Quality

Guide Helps Hospitalists Choose Most Appropriate Catheter for Patients


 

The Michigan Appropriateness Guide for Intravenous Catheters (MAGIC) is a new resource designed to help clinicians select the safest and most appropriate peripherally inserted central catheter (PICC) for individual patients.

“How do you decide which catheter is best for your patient? Until now there wasn’t a guide bringing together all of the best available evidence,” says the guide’s lead author Vineet Chopra, MD, MSc, FHM, a hospitalist and assistant professor of medicine at the University of Michigan in Ann Arbor.

“These are among the most commonly performed procedures on any hospitalized patient, and yet, the least studied,” he adds. “We as hospitalists are the physicians who order most of these devices, especially PICCs.”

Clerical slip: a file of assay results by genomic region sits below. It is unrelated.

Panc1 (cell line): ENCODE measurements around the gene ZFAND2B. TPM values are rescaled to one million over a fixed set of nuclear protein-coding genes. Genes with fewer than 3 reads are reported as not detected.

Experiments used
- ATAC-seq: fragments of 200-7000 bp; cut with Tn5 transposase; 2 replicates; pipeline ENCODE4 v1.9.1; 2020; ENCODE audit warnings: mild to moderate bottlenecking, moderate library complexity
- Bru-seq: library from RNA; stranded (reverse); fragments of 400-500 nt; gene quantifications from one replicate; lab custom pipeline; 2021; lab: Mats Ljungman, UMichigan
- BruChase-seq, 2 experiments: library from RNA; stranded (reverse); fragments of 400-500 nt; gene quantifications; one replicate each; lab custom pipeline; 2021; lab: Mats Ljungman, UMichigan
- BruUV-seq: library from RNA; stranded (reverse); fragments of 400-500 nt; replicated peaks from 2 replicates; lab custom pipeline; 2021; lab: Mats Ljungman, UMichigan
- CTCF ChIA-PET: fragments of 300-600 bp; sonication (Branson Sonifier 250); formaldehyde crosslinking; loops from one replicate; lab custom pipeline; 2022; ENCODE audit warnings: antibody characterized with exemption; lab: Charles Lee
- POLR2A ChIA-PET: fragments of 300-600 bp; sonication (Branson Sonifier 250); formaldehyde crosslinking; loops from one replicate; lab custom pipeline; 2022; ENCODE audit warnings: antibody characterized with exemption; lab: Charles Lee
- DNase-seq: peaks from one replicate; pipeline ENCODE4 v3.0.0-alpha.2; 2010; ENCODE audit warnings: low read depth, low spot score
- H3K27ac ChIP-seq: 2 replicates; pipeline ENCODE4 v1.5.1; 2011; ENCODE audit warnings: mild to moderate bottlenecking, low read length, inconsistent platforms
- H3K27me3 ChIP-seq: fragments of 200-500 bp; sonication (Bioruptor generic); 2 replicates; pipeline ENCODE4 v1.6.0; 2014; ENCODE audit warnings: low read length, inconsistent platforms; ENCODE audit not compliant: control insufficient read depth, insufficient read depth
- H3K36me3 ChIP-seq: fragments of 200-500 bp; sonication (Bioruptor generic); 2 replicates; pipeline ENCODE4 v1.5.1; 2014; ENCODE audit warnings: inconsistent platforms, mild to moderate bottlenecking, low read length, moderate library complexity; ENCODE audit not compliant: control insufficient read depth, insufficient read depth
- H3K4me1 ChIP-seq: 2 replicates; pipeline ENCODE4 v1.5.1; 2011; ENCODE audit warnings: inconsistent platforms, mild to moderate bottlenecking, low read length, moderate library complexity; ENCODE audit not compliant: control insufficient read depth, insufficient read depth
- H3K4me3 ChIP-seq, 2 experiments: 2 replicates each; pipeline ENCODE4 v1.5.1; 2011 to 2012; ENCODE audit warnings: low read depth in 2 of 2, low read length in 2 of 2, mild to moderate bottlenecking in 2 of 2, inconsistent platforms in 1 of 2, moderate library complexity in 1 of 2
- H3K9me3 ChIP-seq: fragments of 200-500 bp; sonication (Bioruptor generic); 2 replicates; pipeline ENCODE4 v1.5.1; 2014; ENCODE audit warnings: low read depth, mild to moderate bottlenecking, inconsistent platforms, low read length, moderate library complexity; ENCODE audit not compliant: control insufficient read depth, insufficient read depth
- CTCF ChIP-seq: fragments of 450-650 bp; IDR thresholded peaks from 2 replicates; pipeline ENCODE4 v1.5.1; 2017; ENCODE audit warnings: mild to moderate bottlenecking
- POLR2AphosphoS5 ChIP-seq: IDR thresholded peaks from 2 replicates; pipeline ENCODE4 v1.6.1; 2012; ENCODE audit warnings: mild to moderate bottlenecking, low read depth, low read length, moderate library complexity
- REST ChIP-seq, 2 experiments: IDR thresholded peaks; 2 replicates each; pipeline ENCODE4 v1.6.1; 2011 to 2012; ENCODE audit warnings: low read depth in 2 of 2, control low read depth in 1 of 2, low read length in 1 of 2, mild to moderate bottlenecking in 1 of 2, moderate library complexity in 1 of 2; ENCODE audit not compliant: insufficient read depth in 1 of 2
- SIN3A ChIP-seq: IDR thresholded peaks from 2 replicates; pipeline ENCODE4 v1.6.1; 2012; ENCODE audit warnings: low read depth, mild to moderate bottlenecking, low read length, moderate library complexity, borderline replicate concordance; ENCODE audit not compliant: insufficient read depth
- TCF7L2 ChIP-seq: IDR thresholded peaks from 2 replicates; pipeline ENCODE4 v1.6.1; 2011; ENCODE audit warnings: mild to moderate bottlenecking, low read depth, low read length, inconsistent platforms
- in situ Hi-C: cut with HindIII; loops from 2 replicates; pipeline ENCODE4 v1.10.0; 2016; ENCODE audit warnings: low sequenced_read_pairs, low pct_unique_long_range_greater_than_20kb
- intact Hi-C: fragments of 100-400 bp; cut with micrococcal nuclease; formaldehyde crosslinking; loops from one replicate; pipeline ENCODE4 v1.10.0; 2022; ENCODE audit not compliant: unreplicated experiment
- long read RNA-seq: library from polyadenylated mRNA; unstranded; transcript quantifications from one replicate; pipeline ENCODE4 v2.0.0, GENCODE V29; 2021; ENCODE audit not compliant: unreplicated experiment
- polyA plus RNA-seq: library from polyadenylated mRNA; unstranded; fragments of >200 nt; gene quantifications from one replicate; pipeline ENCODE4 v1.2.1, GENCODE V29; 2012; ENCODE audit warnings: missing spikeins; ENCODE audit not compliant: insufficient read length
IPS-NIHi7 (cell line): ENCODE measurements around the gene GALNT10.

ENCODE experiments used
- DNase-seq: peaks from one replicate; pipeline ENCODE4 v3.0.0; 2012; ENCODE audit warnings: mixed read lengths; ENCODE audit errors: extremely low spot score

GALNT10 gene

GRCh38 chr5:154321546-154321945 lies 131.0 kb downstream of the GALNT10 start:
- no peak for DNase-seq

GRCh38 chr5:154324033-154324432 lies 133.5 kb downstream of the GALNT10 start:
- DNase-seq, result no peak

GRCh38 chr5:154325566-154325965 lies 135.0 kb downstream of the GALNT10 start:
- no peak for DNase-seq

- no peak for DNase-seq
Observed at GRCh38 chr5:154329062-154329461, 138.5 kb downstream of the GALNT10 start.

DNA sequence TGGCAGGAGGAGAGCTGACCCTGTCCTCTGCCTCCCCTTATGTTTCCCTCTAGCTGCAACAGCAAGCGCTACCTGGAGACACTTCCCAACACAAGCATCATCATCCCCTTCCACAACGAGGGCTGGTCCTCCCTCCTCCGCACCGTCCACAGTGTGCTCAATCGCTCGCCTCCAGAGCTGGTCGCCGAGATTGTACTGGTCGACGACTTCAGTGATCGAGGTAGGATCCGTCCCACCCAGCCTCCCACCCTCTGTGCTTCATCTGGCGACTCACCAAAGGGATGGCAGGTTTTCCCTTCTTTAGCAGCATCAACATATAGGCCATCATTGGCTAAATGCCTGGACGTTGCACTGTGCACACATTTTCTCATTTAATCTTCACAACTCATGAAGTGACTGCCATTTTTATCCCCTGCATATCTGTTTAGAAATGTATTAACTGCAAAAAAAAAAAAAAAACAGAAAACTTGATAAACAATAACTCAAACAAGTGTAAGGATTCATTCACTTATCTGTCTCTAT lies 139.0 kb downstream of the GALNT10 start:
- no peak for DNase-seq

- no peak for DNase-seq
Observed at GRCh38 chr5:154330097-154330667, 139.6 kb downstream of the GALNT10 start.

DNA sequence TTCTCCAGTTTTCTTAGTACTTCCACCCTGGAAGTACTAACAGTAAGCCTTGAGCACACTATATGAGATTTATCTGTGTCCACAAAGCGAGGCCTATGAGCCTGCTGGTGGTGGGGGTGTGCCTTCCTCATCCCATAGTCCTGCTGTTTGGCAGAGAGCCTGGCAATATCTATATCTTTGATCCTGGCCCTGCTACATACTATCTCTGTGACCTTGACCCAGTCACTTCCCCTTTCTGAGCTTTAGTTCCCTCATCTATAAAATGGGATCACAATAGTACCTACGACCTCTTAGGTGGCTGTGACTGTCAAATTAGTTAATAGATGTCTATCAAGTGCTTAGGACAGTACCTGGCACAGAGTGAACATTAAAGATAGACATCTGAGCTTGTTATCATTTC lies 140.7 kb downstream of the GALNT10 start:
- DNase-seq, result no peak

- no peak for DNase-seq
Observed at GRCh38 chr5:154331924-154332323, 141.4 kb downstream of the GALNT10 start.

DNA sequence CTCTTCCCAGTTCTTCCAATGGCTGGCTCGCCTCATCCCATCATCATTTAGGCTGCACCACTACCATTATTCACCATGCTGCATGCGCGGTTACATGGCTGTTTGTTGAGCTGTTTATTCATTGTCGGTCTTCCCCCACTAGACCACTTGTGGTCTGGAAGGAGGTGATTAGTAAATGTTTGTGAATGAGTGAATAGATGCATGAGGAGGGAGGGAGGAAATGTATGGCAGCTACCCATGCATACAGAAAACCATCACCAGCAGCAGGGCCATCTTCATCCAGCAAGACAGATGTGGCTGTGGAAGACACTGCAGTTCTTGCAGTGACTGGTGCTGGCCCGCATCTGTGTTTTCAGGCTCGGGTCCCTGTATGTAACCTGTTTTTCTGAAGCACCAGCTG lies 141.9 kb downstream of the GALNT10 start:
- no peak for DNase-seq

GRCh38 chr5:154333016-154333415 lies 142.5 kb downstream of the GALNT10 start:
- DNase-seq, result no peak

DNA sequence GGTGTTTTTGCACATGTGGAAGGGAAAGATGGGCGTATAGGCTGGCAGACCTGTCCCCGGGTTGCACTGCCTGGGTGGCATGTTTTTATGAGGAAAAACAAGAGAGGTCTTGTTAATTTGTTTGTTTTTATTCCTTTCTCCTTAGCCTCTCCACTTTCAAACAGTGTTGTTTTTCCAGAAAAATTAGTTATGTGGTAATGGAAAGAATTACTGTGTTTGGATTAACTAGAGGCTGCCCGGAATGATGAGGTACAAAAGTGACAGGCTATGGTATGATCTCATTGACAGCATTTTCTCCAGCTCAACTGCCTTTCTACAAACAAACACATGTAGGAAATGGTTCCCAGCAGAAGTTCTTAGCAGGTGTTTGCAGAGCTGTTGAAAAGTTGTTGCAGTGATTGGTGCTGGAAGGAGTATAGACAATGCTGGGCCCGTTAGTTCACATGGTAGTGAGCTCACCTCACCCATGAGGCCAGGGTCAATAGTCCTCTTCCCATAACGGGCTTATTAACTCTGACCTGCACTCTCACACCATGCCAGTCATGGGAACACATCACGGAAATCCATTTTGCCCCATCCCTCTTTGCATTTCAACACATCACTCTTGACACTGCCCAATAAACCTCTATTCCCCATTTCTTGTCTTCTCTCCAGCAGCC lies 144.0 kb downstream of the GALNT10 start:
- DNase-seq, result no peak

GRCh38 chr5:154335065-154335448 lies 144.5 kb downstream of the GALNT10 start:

The guide includes algorithms and color-coded pocket cards to help physicians determine which PICC to choose. The cards can be freely downloaded and printed from the Improve PICC website at the University of Michigan.

Vascular access devices reviewed to formulate appropriateness ratings.

Vascular access devices reviewed to formulate appropriateness ratings.Image Credit: Michigan Appropriateness Guide for Intravenous Catheters (MAGIC)

The project to develop the guide brought together 15 leading international experts on catheters and their infections and complications, including the authors of existing guidelines, to brainstorm more than 600 clinical scenarios and best evidence-based practice for catheter use using the Rand/UCLA Appropriateness Method. “We also had a patient on the panel, which was important to the clinicians because this patient had actually used many of the devices being discussed,” Dr. Chopra explains.

The guidelines “have the potential to change the game for hospitalists,” Dr. Chopra adds. “There has never before been guidance on using IV devices in hospitalized medical patients, despite the fact that we use these devices every day. Now, for the first time, we not only have guidance but also a tool to benchmark the quality of care provided by doctors when it comes to venous access.”

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